Vinca or periwinkle is a common ornamental frequently planted as ground cover. It is prized as a genuinely no-maintenance evergreen plant that is both attractive and functional. In some parts of the country it is planted as a fire resistant ground cover and works reasonably well for erosion control. There are two species commonly available: Vinca minor has smaller leaves (about 1” in length) than its sister Vinca major which has leaves about 2” long. Both species usually have purple flowers and shiny foliage. Vinca grows well in full shade to partial sun and is very drought tolerant.
According to the Center for Invasive Species and Ecosystem Health (www.invasive.org) Vinca is native to Europe and was introduced during the 1700’s. It is naturalized in some parts of the country. It can be found growing wild throughout the eastern, southern and western states.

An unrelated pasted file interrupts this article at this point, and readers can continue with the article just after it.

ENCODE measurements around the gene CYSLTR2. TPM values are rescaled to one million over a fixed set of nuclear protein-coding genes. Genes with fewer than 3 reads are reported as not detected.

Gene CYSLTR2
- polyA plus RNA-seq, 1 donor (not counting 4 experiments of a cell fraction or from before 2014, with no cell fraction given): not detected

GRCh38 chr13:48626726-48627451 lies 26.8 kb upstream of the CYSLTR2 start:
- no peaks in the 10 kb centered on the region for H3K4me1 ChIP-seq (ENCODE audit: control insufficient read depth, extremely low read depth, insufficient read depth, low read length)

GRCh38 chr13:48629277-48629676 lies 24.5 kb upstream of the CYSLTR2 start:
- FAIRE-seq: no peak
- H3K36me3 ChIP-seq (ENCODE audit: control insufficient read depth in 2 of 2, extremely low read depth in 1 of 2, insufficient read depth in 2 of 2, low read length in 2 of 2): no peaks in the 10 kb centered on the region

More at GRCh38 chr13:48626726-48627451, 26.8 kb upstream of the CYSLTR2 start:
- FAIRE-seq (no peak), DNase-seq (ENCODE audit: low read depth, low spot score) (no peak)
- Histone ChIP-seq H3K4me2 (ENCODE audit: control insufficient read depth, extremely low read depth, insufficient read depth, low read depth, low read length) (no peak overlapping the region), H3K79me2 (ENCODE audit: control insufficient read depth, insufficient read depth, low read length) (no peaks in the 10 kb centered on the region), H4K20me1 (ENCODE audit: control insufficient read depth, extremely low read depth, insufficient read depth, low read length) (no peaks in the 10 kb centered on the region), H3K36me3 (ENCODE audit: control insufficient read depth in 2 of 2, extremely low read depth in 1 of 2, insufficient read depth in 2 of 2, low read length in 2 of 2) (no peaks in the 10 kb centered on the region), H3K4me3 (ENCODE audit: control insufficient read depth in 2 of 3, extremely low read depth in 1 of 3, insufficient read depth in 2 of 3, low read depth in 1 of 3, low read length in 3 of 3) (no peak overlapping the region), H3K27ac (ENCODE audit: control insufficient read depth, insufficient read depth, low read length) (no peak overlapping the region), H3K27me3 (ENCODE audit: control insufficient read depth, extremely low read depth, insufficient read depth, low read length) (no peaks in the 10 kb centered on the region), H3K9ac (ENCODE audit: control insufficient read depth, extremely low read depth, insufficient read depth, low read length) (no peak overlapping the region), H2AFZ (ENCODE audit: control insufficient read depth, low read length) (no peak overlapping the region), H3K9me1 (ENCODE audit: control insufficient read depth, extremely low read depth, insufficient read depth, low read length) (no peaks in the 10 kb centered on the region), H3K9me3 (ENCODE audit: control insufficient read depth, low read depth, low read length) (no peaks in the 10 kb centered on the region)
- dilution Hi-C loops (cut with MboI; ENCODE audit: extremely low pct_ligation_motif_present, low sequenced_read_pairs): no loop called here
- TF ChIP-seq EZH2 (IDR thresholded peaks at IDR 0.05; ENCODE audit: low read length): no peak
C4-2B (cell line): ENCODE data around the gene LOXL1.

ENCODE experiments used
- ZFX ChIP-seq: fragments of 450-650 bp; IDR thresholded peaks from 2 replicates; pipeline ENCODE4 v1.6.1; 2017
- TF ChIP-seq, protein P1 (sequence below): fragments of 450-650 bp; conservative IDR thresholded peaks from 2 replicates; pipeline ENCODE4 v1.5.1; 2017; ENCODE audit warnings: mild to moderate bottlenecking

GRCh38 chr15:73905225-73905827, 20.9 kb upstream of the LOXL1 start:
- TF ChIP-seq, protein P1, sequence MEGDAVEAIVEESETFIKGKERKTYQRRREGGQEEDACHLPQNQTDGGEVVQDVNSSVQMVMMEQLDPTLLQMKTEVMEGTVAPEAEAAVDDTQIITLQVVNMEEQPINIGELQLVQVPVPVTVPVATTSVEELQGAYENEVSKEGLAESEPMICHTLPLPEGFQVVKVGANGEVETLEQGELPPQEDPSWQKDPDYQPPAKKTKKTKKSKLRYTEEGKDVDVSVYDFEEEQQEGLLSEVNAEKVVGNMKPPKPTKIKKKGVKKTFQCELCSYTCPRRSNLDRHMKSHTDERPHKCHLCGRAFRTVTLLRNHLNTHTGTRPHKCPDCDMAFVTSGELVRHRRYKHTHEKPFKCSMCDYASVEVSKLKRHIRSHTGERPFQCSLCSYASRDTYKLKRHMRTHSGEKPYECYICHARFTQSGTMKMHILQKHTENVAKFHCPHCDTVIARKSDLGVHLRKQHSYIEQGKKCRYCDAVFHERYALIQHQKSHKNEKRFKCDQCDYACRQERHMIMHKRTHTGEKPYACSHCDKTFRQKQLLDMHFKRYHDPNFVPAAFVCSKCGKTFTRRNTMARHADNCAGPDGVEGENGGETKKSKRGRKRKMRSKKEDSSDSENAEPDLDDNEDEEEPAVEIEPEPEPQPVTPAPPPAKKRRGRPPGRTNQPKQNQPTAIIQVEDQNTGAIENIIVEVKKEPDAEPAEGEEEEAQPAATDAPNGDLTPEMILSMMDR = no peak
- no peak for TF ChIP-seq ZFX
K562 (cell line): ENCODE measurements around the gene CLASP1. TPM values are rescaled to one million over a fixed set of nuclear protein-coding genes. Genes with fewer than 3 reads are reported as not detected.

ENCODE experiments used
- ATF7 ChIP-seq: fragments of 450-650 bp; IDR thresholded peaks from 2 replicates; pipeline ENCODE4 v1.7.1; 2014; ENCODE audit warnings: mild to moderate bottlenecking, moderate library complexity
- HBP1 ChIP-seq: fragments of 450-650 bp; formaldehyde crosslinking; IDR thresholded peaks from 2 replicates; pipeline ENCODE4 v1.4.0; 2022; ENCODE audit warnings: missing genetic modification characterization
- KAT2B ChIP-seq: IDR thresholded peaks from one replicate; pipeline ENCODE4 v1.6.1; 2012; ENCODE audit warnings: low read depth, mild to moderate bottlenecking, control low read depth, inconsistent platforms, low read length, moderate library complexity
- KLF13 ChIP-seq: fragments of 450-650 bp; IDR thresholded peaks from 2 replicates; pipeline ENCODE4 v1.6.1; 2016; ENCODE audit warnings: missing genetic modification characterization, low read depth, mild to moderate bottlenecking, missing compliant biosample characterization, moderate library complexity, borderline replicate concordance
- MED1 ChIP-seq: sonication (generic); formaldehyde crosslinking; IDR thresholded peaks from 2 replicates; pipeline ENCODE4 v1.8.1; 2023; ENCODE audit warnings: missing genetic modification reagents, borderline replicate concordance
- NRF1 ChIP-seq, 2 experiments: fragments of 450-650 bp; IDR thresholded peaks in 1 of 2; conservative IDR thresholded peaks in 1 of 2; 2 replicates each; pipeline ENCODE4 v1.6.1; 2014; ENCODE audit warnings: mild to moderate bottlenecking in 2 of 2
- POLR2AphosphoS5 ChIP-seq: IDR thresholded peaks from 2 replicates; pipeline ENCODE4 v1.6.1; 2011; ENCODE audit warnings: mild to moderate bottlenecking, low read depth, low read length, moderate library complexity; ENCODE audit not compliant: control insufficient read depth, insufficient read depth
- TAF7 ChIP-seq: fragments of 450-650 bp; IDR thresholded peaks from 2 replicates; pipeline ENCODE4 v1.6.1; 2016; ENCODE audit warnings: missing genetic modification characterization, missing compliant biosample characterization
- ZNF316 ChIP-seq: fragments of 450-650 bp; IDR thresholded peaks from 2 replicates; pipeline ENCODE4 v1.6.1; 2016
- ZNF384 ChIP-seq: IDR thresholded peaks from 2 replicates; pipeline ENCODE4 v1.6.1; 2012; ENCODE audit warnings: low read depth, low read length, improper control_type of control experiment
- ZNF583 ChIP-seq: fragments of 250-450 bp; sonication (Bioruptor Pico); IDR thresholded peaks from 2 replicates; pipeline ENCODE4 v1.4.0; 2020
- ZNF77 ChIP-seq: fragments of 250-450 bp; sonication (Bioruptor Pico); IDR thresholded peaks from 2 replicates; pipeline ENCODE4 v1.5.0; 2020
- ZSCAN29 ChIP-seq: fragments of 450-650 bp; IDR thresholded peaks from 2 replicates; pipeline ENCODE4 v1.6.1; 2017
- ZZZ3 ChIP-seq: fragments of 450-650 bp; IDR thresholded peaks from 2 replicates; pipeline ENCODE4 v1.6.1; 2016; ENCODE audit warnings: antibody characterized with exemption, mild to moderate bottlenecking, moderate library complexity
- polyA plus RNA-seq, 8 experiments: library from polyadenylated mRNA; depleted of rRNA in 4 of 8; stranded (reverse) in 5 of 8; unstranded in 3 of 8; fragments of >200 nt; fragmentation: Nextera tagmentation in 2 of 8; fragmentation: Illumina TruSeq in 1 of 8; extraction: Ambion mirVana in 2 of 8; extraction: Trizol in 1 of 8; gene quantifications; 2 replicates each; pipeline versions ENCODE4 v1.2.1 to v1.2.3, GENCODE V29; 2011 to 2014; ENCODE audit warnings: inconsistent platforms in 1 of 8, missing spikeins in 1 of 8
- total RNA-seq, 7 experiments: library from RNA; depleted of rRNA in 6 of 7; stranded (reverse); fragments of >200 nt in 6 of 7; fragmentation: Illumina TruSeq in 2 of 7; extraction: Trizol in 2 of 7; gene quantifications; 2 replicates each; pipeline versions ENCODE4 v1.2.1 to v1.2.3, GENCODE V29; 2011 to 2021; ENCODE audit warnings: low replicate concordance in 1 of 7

Growing thick and able to root from just about any part of the plant that is in contact with the ground, if not actively controlled periwinkle is a plant to avoid. On the bright side it can be reasonably contained if planted in an area where it is restrained by buildings, sidewalks, roads or active mowing on all sides. One should never plant Vinca at the edge of a forest without some form of restraining barrier. The Maryland Department of Natural Resources lists Vinca spp. as an invasive species.
Partridgeberry (Mitchella repens)
Photo: Robert H. Mohlenbrock @ USDA-NRCS PLANTS Database / USDA SCS. 1991.
Southern wetland flora: Field office guide to plant species. South National Technical Center, Fort Worth.